4 Insomnia Home Remedies That Really Work

Recognized as difficulty falling asleep and/or staying asleep, insomnia can be short-term or chronic. Women are 40 percent more likely than men to suffer from it, and our symptoms tend to multiply as we get older. Many folks turn to prescription or over-the-counter sleep aids for relief, but they come with downsides like daytime drowsiness and memory lapses. Americans spend $52 billion on sleep aids and remedies annually! Luckily, you can get better sleep tonight with these tricks.

Tossing and turning? Picture something.

You’ve finally stretched out in bed, but now your mind is whirling in a million different directions. There’s a fix for that: Australian researchers say visualizing a soft, fluffy baby animal (like a kitten or bunny) can help you fall asleep faster and snooze more soundly, improving overall sleep quality by as much as 61 percent! How? Visualizing something tactile — especially if it’s soft and fluffy — shifts the brain into a meditative, sleep-inducing state.

Wired and Tired? Stick to a routine.

It may seem obvious but try going to bed at the same time every night (the actual time doesn’t matter, it just needs to be consistent). The surprise? Cornell researchers say that once your bedtime becomes regular and predictable, your brain will double its production of sleep-inducing melatonin enough to cut your risk of insomnia by 67 percent in 10 days.

Can’t fall asleep? Listen to this.

Listen to Tibetan or Himalayan singing bowls for 20 minutes before lights-out,

How it works: Researchers say the gentle sounds these bowls emit prompt theta wave release, cutting insomnia-triggering tension by up to 89 percent. Two no-cost apps that offer them: Zen Bowl (for iPhone) and Singing Bowls (for Android).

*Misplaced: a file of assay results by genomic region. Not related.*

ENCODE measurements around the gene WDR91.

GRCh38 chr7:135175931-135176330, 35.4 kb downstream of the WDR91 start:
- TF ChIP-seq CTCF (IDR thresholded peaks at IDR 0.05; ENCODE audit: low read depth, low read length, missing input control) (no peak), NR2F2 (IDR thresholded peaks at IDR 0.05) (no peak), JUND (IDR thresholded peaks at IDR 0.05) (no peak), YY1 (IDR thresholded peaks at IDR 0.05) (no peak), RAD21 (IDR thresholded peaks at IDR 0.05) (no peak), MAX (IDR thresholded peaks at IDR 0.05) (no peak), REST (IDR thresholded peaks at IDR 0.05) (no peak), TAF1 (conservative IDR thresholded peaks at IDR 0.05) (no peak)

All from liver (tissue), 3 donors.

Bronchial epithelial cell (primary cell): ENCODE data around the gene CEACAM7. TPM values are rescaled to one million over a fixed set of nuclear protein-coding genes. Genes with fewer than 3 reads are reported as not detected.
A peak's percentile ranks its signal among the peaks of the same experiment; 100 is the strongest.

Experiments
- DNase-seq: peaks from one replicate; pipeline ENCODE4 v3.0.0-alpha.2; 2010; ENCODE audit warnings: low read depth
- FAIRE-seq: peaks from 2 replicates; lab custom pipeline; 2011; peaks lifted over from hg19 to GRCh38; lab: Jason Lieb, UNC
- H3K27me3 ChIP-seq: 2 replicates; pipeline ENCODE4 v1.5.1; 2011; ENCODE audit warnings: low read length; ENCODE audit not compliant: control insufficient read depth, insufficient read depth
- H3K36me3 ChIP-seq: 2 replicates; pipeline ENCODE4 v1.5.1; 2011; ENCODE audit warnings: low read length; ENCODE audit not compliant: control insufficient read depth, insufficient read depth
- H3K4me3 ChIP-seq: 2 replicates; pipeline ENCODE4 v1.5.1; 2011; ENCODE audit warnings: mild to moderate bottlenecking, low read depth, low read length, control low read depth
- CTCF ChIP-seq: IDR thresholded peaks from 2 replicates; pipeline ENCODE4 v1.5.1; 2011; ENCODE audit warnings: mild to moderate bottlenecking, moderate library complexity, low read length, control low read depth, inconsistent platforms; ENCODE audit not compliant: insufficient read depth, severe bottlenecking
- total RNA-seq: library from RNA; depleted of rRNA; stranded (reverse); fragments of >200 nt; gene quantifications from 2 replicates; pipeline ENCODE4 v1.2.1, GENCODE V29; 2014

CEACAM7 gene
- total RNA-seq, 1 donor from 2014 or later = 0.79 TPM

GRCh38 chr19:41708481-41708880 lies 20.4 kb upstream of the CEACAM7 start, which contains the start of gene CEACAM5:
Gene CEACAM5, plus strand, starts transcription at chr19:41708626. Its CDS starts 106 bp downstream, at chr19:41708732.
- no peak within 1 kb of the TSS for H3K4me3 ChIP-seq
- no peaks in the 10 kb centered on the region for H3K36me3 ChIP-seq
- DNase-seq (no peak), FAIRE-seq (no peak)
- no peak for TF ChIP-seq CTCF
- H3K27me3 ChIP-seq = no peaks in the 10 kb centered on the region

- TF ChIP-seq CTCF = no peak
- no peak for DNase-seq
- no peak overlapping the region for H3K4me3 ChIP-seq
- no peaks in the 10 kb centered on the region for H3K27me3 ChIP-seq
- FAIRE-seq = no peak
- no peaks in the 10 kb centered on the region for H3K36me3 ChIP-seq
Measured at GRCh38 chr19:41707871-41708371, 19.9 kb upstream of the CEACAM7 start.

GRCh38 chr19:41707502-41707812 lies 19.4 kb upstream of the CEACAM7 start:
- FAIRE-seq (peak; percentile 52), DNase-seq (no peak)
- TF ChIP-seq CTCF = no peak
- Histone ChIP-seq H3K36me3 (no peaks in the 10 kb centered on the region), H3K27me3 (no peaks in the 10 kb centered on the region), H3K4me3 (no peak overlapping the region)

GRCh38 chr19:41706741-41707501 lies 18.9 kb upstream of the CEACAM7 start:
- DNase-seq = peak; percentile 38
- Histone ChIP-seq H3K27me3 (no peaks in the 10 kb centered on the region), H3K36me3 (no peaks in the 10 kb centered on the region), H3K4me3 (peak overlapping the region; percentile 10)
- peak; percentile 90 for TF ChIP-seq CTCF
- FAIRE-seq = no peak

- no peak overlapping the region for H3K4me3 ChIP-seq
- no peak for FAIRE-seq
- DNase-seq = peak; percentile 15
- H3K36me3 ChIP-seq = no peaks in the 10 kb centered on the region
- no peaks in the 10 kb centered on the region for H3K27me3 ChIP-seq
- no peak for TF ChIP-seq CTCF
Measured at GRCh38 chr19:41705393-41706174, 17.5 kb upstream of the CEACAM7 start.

Can’t Fall Asleep? Try Soaking In A Hot Bath.

Researchers recently found that taking a 10-minute bath one hour before bed helped people fall asleep 36 percent faster — results that are as good as Ambien without next-day grogginess. The reason? Warming up skin triggers your internal thermostat to dial down to the cooler levels that mimic deep sleep. “And cooling off after a hot bath also releases melatonin,” adds sleep medicine psychologist Shelby Harris, Psy.D. A steady stream of the hormone helps you stay asleep.

You can also try something like Perfect Sleep Pad This cooling pad uses water running under your body pulling any excess heat into the water which is constantly looping around through a control unit that modulates the water by constantly sensing the water temperature coming back from the pad, the heat never has a chance to touch or accumulate in the mattress.

The control unit can adjust the water so that your core body temperature stays Thermo Neutral. You do not wake up sweating anymore. This is especially important for maintaining deep sleep fazes for hot sleepers.

Temperature can play a big part in the preparation for sleep.

By cooling the core body, you can simulate the circadian rhythm, usually the core body starts to cool as you approach the night. But for people that are hot sleepers it is exceedingly difficult to reach that final drop off point. Many new types of Mattresses trap body heat,  and do not alow for enough moisture to be wicked away becous you sink so far into the top layer of foam,the heat is reflected back at the person sleeping by about 3 or 4 in the morning waking people up and if they are hot they have a hard time falling back asleep.

Using the Perfect Seep Pad allows them to get to there ideal temperature to fall asleep faster and stay in deep sleep fazes much longer because they are not being affected by temperature anymore.